How do you approach driving a car that’s new to you? I was at Virginia International Raceway for a tire test last week, where we evaluated various compounds and tire construction. It was a lot of fun to be able to run that many sets of new tires, back to back, then give detailed feedback to the engineers. There was a caveat to the day, though: I was driving a race car that was brand new to me!
When I arrived at VIR, I was introduced to the engineers and the rest of the tire staff, but I also met the race team so I could begin to get acquainted with the car. As a test driver, you have to adapt quickly to a new car. It was a really fun and productive day, and I was appreciative of everyone’s teamwork to make it such a success.
But back to the question, how do you approach driving a new car? Whether you’re a test driver, a racer or a track day driver, that’s a question we all have to answer. Here are a few tips to get you started.
Get familiar with your surroundings.
First off, you need to get familiar with the cockpit, including the controls—both where they are and what they do. First and foremost, you need to know the safety features inside the car, like where the fire extinguisher is and the best way to exit the car safely (door pulls, window nets, etc.). A lot of cars these days have an electronic dash, too, so you also need to know what readouts you have to look after, and you need to know what the various alarm lights mean. It’s important that you know how to monitor all of the car’s vitals. In addition, you should also familiarize yourself with detailed controls, like any balance tools (adjustable sway bars, brake bias, etc.) that you can utilize.
Focus on the little things.
Once you’re familiar with your surroundings inside the cockpit, it’s time to get onto the track to continue getting to know the car. One of the immediate things you should note are the car’s subtle little nuances, which will help you know how the car should act, feel and sound when everything is running properly. How does the car shift, what sounds and vibrations does it make, and what kind of steering or braking feedback do you get? These are things you’ll be paying more attention to on the opening laps, but you’ll also be aware of them on an ongoing basis.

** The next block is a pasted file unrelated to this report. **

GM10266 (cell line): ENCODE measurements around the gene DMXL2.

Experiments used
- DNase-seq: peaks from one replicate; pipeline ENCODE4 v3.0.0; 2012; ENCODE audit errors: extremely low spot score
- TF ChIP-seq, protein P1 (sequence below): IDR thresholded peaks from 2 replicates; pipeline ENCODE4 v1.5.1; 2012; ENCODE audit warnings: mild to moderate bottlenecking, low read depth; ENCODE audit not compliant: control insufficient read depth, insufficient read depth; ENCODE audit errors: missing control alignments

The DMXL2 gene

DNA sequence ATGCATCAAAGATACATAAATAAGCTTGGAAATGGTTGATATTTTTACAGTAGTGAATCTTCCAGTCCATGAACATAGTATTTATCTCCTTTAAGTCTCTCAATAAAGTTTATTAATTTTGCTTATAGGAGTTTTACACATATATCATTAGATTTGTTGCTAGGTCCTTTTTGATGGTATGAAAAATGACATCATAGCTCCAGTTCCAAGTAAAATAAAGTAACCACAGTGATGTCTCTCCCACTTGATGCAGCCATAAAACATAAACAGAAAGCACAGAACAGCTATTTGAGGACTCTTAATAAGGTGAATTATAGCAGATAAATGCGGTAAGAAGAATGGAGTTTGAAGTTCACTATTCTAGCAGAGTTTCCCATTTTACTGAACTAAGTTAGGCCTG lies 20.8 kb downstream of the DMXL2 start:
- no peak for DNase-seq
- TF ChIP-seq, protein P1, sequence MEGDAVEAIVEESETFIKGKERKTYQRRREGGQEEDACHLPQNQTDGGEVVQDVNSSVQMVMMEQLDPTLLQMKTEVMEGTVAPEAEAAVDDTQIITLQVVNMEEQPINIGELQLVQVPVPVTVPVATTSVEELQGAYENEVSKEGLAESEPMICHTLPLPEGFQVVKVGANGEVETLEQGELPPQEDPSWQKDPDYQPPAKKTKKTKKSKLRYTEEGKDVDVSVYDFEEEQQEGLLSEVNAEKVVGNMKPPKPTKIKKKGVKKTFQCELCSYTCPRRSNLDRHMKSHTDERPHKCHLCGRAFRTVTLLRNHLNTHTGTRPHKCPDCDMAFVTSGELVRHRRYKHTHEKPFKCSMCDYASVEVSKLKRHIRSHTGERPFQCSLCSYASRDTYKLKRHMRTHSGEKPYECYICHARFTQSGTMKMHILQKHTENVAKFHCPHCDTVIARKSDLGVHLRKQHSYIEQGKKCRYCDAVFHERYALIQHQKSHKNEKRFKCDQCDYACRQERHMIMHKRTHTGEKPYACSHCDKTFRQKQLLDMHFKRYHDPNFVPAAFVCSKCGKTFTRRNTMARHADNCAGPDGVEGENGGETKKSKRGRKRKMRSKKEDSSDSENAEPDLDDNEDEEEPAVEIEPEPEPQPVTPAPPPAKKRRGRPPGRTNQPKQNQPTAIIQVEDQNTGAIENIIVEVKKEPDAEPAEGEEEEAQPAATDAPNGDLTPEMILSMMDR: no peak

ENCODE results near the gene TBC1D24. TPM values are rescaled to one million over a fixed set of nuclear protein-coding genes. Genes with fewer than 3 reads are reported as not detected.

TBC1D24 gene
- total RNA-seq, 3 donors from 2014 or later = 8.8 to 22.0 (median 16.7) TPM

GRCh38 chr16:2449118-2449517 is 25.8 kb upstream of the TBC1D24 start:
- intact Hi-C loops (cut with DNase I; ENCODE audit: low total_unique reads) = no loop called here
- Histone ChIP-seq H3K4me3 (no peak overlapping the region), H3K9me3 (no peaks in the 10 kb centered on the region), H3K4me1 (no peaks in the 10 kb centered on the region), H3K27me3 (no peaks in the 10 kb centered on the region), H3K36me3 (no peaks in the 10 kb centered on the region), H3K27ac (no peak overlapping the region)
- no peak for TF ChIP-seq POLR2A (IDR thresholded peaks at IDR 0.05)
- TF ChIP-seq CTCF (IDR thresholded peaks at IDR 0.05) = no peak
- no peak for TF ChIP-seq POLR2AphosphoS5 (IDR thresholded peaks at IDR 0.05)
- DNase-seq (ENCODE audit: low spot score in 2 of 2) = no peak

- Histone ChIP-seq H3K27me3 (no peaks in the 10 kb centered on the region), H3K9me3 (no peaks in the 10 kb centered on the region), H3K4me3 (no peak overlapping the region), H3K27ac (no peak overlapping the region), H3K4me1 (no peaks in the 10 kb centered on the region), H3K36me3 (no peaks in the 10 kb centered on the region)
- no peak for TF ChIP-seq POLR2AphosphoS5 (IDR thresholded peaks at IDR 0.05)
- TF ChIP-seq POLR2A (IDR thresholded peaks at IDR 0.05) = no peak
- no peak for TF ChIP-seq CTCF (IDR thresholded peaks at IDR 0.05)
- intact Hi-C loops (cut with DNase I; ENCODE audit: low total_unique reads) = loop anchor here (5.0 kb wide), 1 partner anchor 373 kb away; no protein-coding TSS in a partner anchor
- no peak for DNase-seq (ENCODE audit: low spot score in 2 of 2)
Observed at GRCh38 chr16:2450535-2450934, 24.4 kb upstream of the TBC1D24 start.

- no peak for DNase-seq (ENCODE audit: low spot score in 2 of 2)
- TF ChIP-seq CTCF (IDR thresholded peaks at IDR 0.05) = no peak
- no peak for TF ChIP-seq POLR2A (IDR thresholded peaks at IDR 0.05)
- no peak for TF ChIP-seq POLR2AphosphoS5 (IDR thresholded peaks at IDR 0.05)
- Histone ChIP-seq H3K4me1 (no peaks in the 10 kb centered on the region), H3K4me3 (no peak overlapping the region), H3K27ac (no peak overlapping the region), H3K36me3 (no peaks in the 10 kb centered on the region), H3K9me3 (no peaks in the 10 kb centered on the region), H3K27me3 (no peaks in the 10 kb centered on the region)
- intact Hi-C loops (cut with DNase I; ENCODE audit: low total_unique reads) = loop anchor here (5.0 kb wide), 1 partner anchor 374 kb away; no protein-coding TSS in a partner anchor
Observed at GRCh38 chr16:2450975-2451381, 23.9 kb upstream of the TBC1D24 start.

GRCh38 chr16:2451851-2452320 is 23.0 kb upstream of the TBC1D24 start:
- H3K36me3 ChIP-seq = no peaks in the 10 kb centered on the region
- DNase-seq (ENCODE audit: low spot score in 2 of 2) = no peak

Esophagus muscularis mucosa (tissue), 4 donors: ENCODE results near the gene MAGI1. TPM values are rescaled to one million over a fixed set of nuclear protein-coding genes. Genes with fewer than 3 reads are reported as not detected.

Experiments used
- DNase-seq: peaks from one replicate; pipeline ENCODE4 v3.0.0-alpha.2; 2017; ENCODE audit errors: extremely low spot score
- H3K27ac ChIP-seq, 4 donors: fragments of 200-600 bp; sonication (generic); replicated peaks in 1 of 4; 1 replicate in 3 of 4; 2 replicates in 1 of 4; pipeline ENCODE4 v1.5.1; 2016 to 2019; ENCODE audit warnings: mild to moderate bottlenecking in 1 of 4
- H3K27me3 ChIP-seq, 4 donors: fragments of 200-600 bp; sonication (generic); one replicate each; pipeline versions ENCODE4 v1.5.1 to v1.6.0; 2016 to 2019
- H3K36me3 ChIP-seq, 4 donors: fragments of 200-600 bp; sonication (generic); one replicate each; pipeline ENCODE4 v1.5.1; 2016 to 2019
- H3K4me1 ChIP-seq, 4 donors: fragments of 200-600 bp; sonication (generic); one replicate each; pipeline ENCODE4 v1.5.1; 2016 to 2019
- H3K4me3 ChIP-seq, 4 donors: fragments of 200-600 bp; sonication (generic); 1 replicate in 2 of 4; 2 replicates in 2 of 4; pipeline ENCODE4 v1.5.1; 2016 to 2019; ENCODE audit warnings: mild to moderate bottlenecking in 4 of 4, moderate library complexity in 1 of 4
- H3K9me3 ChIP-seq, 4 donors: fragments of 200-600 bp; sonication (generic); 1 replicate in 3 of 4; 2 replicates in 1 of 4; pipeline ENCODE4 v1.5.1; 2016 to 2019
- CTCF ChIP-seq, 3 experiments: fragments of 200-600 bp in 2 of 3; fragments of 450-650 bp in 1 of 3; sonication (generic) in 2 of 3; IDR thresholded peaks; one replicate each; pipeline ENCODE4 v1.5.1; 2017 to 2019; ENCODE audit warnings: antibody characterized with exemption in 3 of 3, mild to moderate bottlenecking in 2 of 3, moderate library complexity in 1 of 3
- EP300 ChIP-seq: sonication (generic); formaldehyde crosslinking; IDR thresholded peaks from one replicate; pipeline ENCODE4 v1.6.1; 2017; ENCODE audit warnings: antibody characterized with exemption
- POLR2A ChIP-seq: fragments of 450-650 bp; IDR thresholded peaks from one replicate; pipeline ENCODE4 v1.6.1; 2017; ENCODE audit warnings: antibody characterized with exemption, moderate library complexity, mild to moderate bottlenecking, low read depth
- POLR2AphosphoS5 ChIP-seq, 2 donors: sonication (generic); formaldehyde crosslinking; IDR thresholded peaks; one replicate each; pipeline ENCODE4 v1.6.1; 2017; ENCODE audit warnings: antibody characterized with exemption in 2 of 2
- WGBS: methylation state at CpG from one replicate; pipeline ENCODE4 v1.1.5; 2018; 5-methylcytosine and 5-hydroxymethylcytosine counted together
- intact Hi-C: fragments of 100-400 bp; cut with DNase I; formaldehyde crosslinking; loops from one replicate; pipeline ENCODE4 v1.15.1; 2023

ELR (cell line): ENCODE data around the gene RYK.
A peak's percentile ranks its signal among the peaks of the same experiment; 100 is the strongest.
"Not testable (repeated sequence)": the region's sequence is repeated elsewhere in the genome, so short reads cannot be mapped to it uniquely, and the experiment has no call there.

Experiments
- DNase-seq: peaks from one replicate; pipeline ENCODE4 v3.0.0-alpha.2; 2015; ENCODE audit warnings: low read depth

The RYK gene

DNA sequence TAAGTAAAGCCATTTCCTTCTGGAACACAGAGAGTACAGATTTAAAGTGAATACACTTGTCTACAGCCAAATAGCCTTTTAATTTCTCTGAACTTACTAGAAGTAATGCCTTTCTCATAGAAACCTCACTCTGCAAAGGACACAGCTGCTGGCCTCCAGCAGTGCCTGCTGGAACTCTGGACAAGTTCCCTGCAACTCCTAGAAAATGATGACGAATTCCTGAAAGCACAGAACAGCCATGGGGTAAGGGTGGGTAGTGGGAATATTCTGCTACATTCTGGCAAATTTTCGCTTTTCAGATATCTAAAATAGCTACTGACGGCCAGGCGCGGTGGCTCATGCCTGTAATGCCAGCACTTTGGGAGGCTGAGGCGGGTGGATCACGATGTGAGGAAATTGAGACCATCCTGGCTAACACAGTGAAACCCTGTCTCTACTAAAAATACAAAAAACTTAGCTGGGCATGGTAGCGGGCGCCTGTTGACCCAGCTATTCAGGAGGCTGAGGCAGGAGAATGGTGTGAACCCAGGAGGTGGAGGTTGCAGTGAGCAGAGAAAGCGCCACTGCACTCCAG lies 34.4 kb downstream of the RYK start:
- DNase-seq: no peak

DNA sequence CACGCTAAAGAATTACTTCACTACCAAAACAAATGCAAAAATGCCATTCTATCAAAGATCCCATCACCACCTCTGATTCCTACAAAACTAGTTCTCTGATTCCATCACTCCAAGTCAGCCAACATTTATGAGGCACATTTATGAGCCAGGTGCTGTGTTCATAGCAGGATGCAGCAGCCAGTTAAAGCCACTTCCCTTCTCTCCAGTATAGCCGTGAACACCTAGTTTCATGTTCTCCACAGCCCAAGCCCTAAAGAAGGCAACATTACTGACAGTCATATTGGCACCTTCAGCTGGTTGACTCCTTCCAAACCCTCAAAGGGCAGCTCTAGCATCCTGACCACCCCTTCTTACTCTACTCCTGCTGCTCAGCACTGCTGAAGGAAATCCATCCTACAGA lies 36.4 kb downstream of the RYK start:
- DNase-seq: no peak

Learn your performance window.
What’s the grip like? What’s the braking capability? How does the car react over the curbs? These and other aspects of performance behavior are important to learn. You’ll quickly want to establish your brake references for that car at that track, which gear you’ll be carrying through which corners, and how the car responds to the inputs you give it. With more track time, you will also start to learn how the car responds to adjustments in things like suspension, tire compound, brake bias and other changes.
The more you have the chance to learn a new car, the better you get at it. For me, at the beginning of the tire test, I felt dialed-in with the car within about two track runs, so I was able to start really focusing on the tires themselves rather than what the car was doing. Granted, you’re going to get more intimate with a car as the day progresses, but it’s important to establish a baseline early on in order to have a frame of reference for any other variables.
Ultimately, adapting quickly to and getting up to speed in a new car is an art! Professional drivers make it look easy, but this is a roadmap to help all drivers take a step-by-step approach to learning a new car, or even to get to know your car better.